George Phineas Gordon’s Platen Job Press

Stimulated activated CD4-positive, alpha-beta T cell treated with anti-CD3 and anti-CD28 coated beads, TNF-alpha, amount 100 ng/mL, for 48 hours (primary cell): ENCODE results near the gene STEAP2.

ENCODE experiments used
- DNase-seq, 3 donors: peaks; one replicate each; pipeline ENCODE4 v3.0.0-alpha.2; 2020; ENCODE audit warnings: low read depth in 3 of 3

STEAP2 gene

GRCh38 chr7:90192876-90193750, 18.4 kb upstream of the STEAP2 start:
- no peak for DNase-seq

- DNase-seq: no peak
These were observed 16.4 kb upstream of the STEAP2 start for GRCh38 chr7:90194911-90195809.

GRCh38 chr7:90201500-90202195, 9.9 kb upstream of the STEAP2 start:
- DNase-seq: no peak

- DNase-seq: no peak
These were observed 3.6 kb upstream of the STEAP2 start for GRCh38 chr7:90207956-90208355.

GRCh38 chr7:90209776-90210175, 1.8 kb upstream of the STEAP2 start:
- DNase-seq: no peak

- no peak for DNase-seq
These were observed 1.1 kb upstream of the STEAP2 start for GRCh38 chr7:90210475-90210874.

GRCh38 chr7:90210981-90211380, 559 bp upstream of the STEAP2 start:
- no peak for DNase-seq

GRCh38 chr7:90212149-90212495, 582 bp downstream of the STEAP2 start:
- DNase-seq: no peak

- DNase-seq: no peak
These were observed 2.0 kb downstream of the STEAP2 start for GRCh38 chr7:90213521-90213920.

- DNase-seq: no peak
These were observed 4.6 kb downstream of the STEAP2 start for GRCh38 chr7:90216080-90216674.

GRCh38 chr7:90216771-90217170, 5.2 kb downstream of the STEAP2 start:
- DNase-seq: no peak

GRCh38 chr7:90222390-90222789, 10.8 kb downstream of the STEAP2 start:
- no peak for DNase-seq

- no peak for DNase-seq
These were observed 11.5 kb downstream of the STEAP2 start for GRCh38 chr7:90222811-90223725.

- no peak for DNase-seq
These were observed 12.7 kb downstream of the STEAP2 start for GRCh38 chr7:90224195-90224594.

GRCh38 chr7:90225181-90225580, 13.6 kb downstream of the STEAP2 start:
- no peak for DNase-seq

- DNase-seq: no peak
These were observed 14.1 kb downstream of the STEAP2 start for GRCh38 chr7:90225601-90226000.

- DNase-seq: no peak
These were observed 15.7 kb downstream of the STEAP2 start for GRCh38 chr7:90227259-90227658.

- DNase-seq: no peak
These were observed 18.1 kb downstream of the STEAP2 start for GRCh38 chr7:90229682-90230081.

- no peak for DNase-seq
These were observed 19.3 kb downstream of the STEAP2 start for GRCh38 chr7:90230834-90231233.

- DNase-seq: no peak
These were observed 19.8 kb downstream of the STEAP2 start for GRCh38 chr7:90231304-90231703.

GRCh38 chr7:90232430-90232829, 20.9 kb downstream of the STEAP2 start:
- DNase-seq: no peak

Until 1880, inventors had to submit models along with their patent applications to the United States Patent and Trademark Office. Some models were crudely made but others, like this wooden press, were fine and exacting replicas. Known as the father of the platen press, George Phineas Gordon received his first patent in 1850 and submitted over 50 more in his lifetime. This particular patent, No. 148,050, implemented improvements in the operation of the platen, grippers and ink distribution. Gordon’s platen, or job, press was one of the first truly American contributions to printing technology. The basic and fairly simple platen design was copied extensively. About seventy different manufacturers in the US produced their own versions. In its day, it was used for small printing jobs like handbills, tickets, programs, and business forms. Today, many commercial shops still have a “jobber” for imprinting, numbering or die-cutting; and it is a mainstay with letterpress printers. The Museum has several versions of the Gordon press on display, including one in our workshop, shown here.